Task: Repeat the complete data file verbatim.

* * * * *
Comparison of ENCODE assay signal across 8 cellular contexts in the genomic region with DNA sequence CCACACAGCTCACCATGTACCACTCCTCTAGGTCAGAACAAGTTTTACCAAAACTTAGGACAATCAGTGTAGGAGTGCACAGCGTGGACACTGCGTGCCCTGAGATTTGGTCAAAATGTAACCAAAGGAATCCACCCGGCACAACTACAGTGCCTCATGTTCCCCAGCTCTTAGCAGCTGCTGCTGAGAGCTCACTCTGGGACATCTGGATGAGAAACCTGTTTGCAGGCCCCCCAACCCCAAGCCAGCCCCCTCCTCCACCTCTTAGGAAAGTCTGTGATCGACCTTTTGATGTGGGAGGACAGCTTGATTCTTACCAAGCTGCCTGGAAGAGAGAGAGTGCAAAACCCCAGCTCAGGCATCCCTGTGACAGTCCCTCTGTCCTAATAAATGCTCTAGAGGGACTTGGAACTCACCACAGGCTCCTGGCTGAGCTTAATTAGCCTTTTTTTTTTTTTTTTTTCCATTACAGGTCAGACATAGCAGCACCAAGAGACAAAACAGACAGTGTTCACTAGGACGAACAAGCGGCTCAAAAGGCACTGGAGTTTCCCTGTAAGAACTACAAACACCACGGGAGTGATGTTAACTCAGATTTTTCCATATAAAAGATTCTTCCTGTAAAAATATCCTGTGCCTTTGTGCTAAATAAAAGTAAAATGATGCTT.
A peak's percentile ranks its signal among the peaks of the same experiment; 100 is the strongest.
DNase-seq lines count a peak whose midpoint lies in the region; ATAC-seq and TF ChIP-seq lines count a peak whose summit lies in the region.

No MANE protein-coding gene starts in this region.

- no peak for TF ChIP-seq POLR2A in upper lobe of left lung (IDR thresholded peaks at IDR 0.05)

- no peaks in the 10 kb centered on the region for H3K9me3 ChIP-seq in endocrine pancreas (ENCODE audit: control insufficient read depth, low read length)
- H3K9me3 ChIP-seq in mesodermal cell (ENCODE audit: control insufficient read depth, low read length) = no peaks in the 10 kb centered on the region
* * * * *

Comparison of ENCODE assay signal across 8 cellular contexts in the genomic region with DNA sequence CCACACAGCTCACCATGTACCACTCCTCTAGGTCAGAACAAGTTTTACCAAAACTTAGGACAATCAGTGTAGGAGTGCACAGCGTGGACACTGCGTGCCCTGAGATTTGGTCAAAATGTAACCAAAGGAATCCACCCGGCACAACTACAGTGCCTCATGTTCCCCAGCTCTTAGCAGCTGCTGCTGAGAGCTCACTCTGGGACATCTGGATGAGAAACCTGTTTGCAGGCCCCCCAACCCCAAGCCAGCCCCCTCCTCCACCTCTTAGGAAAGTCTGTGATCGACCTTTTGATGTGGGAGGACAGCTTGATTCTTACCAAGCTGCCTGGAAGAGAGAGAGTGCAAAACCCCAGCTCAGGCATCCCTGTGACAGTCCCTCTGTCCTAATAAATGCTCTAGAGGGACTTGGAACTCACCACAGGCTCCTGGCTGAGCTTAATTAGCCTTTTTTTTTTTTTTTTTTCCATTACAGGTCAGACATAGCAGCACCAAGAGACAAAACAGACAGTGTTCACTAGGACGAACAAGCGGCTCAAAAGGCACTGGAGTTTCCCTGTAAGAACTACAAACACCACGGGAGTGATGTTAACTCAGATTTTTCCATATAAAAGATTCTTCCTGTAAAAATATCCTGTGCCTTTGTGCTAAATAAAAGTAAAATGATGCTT.
A peak's percentile ranks its signal among the peaks of the same experiment; 100 is the strongest.
DNase-seq lines count a peak whose midpoint lies in the region; ATAC-seq and TF ChIP-seq lines count a peak whose summit lies in the region.

No MANE protein-coding gene starts in this region.

- no peak for TF ChIP-seq POLR2A in upper lobe of left lung (IDR thresholded peaks at IDR 0.05)

- no peaks in the 10 kb centered on the region for H3K9me3 ChIP-seq in endocrine pancreas (ENCODE audit: control insufficient read depth, low read length)
- H3K9me3 ChIP-seq in mesodermal cell (ENCODE audit: control insufficient read depth, low read length) = no peaks in the 10 kb centered on the region